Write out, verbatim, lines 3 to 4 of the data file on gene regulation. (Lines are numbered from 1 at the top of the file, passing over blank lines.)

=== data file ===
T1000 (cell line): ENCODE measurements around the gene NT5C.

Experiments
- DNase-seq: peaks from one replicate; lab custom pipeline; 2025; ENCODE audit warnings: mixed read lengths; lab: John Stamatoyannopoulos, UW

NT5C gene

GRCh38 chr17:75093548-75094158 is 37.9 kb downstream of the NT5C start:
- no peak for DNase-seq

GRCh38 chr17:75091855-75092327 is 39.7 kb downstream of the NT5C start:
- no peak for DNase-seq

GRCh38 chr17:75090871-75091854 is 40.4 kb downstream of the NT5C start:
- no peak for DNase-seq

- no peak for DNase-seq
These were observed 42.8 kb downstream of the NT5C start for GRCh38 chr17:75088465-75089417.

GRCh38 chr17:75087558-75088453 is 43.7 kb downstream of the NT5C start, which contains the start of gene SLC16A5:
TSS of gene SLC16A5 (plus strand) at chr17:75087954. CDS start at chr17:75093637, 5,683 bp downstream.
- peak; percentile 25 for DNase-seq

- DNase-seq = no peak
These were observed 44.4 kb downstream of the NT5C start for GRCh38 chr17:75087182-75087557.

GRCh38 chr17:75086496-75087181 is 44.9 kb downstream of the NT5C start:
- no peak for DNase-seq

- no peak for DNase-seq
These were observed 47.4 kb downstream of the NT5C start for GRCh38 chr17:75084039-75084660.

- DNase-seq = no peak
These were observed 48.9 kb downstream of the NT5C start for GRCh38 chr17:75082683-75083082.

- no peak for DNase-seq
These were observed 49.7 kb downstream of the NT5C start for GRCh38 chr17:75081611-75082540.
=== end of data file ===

- DNase-seq: peaks from one replicate; lab custom pipeline; 2025; ENCODE audit warnings: mixed read lengths; lab: John Stamatoyannopoulos, UW

NT5C gene